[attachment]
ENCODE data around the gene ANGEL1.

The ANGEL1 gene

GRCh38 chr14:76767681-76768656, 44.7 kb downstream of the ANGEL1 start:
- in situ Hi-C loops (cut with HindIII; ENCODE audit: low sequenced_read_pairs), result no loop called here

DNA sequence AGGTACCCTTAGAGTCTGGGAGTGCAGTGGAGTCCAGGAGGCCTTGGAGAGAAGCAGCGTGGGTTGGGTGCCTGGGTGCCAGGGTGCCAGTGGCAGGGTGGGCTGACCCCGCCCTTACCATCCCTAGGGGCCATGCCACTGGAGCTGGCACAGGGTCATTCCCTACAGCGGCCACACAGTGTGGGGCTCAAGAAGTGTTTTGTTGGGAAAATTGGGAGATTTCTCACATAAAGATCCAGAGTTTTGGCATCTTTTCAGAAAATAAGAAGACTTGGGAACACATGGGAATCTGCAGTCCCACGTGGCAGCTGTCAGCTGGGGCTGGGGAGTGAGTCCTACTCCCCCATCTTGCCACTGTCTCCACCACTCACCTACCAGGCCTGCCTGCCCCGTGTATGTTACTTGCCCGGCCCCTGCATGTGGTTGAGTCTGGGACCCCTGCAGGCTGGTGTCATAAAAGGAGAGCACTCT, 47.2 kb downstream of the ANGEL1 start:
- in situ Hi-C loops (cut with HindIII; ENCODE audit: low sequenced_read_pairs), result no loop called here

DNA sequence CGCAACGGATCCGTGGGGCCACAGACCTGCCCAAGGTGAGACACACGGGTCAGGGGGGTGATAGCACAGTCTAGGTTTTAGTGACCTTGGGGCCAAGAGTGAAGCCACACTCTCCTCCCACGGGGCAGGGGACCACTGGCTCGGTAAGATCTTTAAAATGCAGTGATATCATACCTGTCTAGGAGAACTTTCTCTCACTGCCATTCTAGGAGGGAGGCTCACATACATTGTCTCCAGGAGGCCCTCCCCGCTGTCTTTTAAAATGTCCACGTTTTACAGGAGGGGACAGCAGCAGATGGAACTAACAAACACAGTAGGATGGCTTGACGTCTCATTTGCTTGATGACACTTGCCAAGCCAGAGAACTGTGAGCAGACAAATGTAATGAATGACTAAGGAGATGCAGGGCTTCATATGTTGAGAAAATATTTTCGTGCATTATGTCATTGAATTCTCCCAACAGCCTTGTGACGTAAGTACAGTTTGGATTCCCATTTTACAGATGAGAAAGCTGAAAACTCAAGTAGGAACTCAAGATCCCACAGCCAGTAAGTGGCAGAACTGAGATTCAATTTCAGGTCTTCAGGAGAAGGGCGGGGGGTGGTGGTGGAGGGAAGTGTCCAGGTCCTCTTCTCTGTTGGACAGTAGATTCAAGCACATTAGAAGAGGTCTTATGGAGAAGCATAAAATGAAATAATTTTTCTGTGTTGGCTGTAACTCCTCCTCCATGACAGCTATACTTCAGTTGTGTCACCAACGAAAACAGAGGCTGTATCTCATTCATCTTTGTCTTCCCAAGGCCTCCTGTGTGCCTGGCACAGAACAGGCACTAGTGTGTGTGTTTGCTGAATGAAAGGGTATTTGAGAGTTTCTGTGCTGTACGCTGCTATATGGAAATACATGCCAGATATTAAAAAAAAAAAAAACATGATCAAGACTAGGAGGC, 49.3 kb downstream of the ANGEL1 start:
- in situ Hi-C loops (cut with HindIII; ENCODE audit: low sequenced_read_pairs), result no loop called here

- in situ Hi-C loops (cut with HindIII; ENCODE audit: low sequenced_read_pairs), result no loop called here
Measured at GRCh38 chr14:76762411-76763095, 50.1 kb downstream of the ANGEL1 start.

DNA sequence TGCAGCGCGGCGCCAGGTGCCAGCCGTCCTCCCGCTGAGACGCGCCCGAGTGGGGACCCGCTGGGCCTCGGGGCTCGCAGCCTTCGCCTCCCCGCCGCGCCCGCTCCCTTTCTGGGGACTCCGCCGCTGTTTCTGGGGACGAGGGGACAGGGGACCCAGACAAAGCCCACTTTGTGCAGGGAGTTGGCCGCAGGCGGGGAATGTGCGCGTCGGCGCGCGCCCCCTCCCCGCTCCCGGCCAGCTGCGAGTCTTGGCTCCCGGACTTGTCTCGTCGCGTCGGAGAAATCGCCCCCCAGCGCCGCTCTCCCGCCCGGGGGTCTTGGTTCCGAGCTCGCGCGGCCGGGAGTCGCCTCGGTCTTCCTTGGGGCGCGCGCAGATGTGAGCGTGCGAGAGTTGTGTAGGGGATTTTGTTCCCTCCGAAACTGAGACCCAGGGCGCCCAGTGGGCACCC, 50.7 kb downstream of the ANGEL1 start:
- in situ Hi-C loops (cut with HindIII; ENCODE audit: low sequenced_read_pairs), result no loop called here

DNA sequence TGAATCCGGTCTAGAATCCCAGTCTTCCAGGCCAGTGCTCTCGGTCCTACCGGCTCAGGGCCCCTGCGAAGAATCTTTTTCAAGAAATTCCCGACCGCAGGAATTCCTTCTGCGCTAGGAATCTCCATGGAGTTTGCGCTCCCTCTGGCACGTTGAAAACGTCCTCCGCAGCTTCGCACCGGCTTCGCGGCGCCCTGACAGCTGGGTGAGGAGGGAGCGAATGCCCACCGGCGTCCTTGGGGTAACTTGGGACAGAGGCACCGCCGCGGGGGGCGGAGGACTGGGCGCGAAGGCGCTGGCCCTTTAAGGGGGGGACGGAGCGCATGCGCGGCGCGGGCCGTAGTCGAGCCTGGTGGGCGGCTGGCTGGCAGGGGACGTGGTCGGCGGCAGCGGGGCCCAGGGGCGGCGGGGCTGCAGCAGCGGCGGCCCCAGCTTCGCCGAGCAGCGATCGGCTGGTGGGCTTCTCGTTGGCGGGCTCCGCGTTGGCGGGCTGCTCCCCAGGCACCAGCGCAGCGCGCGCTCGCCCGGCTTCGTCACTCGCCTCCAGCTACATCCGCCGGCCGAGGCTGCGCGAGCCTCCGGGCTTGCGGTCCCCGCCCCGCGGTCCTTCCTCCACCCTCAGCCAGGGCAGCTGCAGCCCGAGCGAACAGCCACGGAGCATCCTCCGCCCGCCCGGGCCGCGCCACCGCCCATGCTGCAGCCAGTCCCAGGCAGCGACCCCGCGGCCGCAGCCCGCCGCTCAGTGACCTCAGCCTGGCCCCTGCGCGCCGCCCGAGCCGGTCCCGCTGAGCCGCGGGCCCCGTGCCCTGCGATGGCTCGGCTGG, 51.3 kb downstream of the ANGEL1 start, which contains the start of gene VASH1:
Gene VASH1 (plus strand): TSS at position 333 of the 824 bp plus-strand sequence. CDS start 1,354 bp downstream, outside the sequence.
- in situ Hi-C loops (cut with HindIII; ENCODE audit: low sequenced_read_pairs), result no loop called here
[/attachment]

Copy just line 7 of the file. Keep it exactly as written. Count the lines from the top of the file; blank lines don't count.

DNA sequence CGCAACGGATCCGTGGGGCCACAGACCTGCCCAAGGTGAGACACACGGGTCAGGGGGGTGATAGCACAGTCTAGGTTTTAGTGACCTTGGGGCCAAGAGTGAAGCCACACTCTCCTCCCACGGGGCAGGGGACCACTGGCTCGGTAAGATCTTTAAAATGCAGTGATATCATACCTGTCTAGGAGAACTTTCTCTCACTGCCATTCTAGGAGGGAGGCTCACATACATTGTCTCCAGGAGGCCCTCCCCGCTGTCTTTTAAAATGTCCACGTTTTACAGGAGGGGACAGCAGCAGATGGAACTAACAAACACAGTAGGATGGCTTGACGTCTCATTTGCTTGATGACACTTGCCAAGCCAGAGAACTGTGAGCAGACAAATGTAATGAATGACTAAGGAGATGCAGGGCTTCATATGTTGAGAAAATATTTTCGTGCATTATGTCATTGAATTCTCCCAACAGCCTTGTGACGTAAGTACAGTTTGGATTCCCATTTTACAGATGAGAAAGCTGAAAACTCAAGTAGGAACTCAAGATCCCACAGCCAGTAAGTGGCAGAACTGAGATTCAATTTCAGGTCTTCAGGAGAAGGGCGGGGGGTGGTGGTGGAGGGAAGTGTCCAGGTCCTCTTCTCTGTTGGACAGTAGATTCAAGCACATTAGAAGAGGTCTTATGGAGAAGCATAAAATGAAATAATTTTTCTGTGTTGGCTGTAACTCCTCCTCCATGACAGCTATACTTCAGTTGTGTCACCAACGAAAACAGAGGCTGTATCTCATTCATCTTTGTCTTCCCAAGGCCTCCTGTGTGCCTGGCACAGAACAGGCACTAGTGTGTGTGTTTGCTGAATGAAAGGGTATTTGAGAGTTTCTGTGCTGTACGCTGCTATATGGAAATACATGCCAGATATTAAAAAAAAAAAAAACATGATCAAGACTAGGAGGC, 49.3 kb downstream of the ANGEL1 start: